Peruvian-inspired pork: A new world

From The National Pork Board.

Peruvian food is in the dining spotlight, propelled by the increase in ambitious, chef-driven Peruvian restaurants. Although the famed seafood ceviches are probably still the face of the cuisine, Peruvian pork dishes, typically layered with rich flavors and multiple ethnic accents, are getting their just renown.

Take Adobo de Cerdo, a braised pork shank dish that is a microcosm of Peruvian history. Traditionally, it is a marriage of the pork, vinegar and cumin the Spanish brought to the New World with indigenous ingredients like aji panca, a red chile pepper, and chicha de jora, a beer fermented from corn, reports Hank Costello, head chef of Andina, a Peruvian restaurant in Portland, Ore.

At Andina, the braised shank is presented in a bowl with potatoes, one of Peru’s gifts to the world, with the adobo sauce made from the braising liquid. Another version of the dish features pork tenderloin dusted with powdered aji panca, served with adobo sauce and butternut squash-gorgonzola ravioli, the latter a nod to Peru’s Italian immigrants.

“It is a beautiful dish,” says Costello. “People just flip over it.”

Also honoring Peru’s culinary heritage are the Pork Belly Bao Buns at Chifa, a Jose Garces restaurant in Philadelphia that specializes in Peruvian-Cantonese cooking. A Chinese-style hoisin glaze and Japanese-inspired togarashi-spiced mayo speak to the legacy of Asian immigrants.

In Peru, this sort of multicultural cooking is not a trend, it’s a cultural pillar. “Our cuisine is a pot that has been stirred for 500 years,” says Ricardo Zarate, Peruvian chef-owner of Mo-Chica and Picca Peruvian Cantina in Los Angeles. Cooks from Spain, Africa, China, Japan and Italy all have seasoned the ancestral Incan food traditions.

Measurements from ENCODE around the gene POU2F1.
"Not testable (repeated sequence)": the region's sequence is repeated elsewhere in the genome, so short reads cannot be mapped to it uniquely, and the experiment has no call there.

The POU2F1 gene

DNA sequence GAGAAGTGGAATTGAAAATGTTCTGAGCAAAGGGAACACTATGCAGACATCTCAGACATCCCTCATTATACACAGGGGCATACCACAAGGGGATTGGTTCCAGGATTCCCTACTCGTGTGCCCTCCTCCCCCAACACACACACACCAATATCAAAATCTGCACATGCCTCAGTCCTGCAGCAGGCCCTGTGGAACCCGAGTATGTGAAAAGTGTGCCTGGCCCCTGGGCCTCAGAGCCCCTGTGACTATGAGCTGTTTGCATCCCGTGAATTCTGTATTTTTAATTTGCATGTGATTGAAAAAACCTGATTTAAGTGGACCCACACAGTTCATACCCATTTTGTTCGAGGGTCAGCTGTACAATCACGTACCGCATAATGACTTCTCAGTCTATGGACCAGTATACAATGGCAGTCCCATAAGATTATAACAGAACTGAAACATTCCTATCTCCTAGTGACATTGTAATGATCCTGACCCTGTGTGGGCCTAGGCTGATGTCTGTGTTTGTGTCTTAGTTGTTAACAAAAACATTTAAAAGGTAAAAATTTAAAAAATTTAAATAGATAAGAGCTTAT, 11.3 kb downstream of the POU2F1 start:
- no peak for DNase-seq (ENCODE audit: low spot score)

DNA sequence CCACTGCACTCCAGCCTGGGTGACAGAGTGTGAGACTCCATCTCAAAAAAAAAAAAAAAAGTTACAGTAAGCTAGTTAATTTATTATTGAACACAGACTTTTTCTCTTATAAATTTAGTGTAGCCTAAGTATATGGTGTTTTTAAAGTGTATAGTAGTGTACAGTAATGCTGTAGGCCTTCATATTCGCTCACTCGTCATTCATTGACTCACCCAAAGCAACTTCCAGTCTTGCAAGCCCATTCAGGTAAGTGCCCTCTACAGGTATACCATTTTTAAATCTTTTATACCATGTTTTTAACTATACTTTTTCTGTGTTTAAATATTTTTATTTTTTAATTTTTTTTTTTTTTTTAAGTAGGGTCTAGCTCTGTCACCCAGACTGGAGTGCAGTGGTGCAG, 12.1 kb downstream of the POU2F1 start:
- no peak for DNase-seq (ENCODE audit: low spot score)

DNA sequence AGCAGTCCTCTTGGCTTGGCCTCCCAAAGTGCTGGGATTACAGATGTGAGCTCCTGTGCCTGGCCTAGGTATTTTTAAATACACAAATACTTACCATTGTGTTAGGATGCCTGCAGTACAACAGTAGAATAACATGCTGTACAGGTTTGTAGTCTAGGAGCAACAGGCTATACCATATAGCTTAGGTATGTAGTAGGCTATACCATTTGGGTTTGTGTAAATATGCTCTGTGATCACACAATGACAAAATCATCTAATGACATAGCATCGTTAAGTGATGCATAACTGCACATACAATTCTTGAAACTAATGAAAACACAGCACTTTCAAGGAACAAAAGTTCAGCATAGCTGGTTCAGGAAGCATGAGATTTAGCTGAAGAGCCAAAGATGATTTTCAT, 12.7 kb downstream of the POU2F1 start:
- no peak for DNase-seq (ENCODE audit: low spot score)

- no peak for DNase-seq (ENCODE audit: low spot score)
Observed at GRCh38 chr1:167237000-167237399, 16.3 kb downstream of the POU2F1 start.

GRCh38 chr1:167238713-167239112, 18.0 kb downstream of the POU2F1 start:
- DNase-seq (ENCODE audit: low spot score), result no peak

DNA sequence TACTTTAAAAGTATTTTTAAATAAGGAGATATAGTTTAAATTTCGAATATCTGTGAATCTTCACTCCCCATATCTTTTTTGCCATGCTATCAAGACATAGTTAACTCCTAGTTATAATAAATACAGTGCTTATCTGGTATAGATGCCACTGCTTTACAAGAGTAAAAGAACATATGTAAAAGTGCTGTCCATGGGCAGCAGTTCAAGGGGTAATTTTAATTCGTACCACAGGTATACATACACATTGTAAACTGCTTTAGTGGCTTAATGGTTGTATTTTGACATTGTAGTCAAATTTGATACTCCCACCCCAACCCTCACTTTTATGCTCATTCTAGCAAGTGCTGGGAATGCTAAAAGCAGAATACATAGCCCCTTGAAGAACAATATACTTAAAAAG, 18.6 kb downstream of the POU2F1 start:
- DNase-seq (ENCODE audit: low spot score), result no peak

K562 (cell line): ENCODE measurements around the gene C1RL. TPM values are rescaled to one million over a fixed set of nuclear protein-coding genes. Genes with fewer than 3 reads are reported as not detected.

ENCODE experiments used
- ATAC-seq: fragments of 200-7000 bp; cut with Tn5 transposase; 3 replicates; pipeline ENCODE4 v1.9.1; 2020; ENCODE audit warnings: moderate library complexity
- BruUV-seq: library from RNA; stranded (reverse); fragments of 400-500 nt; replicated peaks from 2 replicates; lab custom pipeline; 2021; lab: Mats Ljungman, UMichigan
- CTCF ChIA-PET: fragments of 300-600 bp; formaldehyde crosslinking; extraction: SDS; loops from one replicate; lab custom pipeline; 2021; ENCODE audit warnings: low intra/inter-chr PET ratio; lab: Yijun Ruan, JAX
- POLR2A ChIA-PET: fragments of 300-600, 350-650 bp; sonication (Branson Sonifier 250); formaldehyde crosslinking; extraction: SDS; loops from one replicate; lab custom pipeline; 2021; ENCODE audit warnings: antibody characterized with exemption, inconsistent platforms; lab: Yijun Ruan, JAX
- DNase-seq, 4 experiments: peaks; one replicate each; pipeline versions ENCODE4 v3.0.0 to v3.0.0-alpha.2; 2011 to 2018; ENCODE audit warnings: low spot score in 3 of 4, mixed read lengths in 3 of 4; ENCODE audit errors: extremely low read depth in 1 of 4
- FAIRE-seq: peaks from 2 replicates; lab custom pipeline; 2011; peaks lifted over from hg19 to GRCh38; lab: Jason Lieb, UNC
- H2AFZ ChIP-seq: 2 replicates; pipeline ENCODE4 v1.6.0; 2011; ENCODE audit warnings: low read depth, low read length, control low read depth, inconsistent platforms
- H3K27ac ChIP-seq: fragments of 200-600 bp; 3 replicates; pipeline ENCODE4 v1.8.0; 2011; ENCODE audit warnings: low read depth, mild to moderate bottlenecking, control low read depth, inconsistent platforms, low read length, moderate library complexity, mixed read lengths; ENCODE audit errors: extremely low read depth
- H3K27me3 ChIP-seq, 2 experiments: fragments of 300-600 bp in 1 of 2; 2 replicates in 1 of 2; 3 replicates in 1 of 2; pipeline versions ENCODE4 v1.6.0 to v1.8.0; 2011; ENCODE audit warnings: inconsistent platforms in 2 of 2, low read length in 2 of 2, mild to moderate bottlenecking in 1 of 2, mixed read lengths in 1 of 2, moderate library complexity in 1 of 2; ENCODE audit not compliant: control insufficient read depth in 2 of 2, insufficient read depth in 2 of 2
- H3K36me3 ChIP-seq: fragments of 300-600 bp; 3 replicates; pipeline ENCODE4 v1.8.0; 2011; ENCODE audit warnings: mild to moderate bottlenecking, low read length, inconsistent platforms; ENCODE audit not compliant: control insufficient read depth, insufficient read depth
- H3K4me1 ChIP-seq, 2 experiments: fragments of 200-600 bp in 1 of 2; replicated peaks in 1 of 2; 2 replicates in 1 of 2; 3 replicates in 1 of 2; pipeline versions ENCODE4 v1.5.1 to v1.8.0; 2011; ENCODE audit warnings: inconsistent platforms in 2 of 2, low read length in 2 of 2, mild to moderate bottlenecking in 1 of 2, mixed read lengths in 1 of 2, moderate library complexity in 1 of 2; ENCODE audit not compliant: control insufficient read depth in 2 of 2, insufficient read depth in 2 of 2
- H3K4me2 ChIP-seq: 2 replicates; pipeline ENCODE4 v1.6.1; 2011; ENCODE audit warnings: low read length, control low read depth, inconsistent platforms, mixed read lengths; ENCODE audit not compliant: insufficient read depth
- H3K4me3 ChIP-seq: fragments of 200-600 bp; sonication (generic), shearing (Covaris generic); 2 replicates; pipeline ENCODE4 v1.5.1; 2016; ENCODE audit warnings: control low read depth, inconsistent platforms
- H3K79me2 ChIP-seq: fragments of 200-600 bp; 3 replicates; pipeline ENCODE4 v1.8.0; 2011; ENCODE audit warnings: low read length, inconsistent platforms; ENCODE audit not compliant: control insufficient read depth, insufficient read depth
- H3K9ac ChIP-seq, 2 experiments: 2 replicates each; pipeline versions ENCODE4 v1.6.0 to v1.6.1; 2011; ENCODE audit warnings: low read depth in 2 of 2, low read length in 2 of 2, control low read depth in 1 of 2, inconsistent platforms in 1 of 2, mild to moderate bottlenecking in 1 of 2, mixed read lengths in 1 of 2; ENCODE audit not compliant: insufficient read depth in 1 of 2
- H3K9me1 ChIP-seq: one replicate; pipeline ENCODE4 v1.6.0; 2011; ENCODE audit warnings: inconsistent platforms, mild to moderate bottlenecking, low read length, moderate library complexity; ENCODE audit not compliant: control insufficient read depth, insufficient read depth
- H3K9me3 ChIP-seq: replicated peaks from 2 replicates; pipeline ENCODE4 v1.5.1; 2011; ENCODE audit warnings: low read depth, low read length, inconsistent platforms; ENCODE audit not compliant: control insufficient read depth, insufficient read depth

Noting that rich culinary heritage, Baum + Whiteman, the New York-based food and restaurant consultants, dubbed Peruvian “the next cuisine” in their 2012 food and dining trend predictions.

“The word is spreading, slowly, but it is spreading,” says Peruvian Valeria Molinelli, associate instructor in the College of Culinary Arts at Johnson & Wales University in Providence, R.I. “In the near future, we will hear a lot of people talking about Peruvian cuisine.”

Molinelli has helped write the curricula that have introduced college and university chefs to Peruvian-style creations like Cilantro and Beer-Braised Pork Belly at the Chef Culinary Conferences held annually at the University of Massachusetts, Amherst.

The tutelage of a native chef was “a real eye-opener” for conference attendees, says Ken Toong, executive director of UMass auxiliary enterprises. “They know Peruvian cuisine is up and coming.”

Other campuses are delving into it, too. At Oregon State University in Corvallis, chef de cuisine Bruce Hoerauf developed a Peruvian empanada filling that includes minced pork loin, sautéed onions, hard-boiled eggs, raisins, paprika, cumin, garlic and hot sauce.

Students at New Jersey Institute of Technology in Newark enjoyed Peruvian Pork Chops, enlivened with spicy chorizo, smoked paprika, garlic and piquillo peppers, at an International Day dining event.

“People are looking for bold, bright flavors with familiar food,” says Peter Fischbach, regional director of culinary development at Gourmet Dining at NJIT. “I believe the Peruvian repertoire provides that.”

Street foods, snacks and sandwiches—three American favorites—are important in Peruvian cuisine, according to Molinelli. A popular street food is chicharron, a crispy pork sandwich made with pork that is first braised then deep fried. Chefs use a variety of cuts.

At Picca, Zarate’s chicharron de costillas, made with pork ribs, are a top seller. He serves them on a baguette with feta cheese sauce and salsa criolla, the latter a Peruvian-style pico de gallo.

For Sunday brunch at La Mar Cebicheria in New York, executive chef Victoriano Lopez uses pork belly to make pan con chicharron. Another brunch specialty is butifarra de lujo, a sandwich of house-made jamón de pierna, which is marinated, thinly sliced fresh pork leg.

Andina’s Costello says his customers prefer chicharron made with pork shoulder because it is lean and meaty. “Whenever I run it as a special, it just flies out of here,” he says.

For more information on flavorful and distinctive pork dishes, visit the National Pork Board’s website,www.porkfoodservice.org.